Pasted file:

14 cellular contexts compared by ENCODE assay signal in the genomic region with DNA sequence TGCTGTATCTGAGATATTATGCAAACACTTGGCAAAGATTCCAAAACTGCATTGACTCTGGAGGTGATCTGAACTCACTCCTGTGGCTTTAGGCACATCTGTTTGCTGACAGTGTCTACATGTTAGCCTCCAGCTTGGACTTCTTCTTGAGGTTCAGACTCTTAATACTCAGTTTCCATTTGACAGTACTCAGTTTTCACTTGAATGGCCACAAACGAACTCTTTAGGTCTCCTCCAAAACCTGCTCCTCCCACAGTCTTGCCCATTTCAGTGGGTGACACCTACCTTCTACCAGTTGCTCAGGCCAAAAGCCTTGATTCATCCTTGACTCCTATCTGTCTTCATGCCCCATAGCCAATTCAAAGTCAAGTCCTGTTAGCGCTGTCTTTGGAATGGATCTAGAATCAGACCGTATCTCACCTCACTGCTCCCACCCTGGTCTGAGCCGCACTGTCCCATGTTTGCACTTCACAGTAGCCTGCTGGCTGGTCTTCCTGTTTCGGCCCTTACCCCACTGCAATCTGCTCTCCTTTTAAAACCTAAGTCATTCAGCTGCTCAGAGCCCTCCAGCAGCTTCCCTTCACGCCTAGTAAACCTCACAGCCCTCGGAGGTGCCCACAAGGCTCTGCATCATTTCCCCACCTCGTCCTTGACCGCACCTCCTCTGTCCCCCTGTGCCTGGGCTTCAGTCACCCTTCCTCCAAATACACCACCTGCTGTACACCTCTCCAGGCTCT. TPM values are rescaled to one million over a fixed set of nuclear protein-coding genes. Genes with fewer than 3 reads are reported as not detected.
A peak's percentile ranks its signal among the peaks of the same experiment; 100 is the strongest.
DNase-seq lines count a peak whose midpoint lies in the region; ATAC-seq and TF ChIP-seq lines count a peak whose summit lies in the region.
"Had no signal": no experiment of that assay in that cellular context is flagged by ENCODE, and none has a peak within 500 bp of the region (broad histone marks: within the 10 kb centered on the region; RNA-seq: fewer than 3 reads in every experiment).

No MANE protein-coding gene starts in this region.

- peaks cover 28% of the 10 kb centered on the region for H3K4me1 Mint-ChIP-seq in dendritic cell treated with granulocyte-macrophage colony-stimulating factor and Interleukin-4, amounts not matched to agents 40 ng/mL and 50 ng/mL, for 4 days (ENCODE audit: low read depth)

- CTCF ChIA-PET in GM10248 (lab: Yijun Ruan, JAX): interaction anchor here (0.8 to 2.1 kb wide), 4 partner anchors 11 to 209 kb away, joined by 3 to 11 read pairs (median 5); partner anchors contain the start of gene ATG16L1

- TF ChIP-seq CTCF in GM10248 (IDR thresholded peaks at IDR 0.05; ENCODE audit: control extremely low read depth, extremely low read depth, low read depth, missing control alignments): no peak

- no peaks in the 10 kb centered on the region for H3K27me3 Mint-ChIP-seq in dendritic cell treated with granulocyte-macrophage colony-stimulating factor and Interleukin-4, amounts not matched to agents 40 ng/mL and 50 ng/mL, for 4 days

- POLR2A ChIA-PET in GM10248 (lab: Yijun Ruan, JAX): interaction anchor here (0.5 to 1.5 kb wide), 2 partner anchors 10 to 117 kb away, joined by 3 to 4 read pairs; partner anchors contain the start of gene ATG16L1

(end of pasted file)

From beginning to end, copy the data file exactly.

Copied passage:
14 cellular contexts compared by ENCODE assay signal in the genomic region with DNA sequence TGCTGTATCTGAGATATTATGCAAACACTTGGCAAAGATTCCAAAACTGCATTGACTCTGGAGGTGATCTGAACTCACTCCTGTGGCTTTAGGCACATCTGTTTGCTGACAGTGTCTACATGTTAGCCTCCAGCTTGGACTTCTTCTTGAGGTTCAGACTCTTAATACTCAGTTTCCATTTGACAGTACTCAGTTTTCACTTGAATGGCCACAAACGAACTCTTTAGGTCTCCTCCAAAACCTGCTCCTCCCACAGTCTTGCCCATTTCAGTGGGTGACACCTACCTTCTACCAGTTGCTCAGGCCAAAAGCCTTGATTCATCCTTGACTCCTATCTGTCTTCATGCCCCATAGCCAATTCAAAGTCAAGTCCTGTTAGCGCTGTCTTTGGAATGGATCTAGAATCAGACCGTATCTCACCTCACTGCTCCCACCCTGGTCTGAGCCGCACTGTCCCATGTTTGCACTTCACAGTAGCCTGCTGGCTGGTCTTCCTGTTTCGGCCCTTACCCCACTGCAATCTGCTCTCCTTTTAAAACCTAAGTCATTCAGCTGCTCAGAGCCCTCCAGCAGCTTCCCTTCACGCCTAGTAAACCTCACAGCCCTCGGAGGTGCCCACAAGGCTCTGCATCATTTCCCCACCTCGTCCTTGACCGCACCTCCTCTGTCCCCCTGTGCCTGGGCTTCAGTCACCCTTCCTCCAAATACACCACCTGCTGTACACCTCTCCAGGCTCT. TPM values are rescaled to one million over a fixed set of nuclear protein-coding genes. Genes with fewer than 3 reads are reported as not detected.
A peak's percentile ranks its signal among the peaks of the same experiment; 100 is the strongest.
DNase-seq lines count a peak whose midpoint lies in the region; ATAC-seq and TF ChIP-seq lines count a peak whose summit lies in the region.
"Had no signal": no experiment of that assay in that cellular context is flagged by ENCODE, and none has a peak within 500 bp of the region (broad histone marks: within the 10 kb centered on the region; RNA-seq: fewer than 3 reads in every experiment).

No MANE protein-coding gene starts in this region.

- peaks cover 28% of the 10 kb centered on the region for H3K4me1 Mint-ChIP-seq in dendritic cell treated with granulocyte-macrophage colony-stimulating factor and Interleukin-4, amounts not matched to agents 40 ng/mL and 50 ng/mL, for 4 days (ENCODE audit: low read depth)

- CTCF ChIA-PET in GM10248 (lab: Yijun Ruan, JAX): interaction anchor here (0.8 to 2.1 kb wide), 4 partner anchors 11 to 209 kb away, joined by 3 to 11 read pairs (median 5); partner anchors contain the start of gene ATG16L1

- TF ChIP-seq CTCF in GM10248 (IDR thresholded peaks at IDR 0.05; ENCODE audit: control extremely low read depth, extremely low read depth, low read depth, missing control alignments): no peak

- no peaks in the 10 kb centered on the region for H3K27me3 Mint-ChIP-seq in dendritic cell treated with granulocyte-macrophage colony-stimulating factor and Interleukin-4, amounts not matched to agents 40 ng/mL and 50 ng/mL, for 4 days

- POLR2A ChIA-PET in GM10248 (lab: Yijun Ruan, JAX): interaction anchor here (0.5 to 1.5 kb wide), 2 partner anchors 10 to 117 kb away, joined by 3 to 4 read pairs; partner anchors contain the start of gene ATG16L1